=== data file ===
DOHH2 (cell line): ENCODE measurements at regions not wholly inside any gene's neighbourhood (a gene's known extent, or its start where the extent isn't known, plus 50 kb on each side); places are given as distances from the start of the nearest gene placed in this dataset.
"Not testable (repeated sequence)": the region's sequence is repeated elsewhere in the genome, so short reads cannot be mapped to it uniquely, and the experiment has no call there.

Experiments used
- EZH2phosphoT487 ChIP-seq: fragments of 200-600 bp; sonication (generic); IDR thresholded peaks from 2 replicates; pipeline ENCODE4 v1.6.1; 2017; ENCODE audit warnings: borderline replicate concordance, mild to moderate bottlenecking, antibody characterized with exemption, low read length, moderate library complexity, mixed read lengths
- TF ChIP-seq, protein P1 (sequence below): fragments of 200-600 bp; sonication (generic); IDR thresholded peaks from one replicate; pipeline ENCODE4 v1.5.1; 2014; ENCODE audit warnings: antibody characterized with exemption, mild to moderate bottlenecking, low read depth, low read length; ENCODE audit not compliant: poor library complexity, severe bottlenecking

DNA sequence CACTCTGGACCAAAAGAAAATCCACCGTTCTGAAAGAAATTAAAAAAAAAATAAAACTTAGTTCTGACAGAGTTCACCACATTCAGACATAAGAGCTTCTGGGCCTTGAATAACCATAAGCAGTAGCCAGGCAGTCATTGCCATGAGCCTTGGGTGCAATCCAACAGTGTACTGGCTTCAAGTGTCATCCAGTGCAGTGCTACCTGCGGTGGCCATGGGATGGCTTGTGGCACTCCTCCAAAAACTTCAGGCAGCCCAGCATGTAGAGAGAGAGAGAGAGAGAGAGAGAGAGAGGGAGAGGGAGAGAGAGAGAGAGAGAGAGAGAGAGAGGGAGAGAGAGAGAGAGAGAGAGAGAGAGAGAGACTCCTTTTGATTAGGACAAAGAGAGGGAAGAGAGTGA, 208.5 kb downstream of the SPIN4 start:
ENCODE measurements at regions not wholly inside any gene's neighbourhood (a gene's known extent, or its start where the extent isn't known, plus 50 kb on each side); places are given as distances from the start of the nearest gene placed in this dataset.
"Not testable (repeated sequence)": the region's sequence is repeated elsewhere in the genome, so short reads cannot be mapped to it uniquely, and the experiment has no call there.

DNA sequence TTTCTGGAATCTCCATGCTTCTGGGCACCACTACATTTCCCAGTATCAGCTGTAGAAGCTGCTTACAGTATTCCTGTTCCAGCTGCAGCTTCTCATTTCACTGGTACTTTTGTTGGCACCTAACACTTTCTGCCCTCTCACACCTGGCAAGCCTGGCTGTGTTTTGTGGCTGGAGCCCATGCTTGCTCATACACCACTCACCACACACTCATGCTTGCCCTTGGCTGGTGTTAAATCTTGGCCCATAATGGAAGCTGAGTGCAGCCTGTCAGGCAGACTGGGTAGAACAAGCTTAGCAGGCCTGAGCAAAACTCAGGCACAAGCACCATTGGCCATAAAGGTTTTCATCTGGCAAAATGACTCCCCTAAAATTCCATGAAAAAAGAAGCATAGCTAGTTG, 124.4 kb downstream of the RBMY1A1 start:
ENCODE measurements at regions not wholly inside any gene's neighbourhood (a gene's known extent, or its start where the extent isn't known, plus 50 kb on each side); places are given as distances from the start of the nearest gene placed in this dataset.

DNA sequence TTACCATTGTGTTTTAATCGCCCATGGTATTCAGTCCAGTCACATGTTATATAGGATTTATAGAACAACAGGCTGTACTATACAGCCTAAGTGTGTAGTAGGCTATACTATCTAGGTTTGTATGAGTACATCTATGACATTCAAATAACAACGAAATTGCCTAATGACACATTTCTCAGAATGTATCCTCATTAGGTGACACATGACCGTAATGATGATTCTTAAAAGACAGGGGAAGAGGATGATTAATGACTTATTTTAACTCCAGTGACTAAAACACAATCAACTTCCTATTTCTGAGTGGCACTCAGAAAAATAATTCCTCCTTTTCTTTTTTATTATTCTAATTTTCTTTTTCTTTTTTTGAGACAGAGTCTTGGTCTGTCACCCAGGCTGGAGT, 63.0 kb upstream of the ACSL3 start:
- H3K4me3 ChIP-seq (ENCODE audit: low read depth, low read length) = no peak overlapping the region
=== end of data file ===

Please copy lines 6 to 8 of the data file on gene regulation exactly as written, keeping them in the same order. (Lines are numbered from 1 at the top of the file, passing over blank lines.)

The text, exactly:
DNA sequence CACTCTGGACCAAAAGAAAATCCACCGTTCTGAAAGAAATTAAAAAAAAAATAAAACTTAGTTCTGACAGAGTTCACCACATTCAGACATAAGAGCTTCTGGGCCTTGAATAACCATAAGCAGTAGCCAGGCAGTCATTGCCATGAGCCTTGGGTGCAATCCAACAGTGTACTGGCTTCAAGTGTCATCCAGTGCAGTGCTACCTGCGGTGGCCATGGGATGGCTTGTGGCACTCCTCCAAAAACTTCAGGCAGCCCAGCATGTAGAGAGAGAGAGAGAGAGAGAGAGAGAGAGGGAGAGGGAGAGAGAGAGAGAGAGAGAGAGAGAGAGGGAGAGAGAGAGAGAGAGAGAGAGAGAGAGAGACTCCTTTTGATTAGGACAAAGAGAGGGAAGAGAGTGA, 208.5 kb downstream of the SPIN4 start:
ENCODE measurements at regions not wholly inside any gene's neighbourhood (a gene's known extent, or its start where the extent isn't known, plus 50 kb on each side); places are given as distances from the start of the nearest gene placed in this dataset.
"Not testable (repeated sequence)": the region's sequence is repeated elsewhere in the genome, so short reads cannot be mapped to it uniquely, and the experiment has no call there.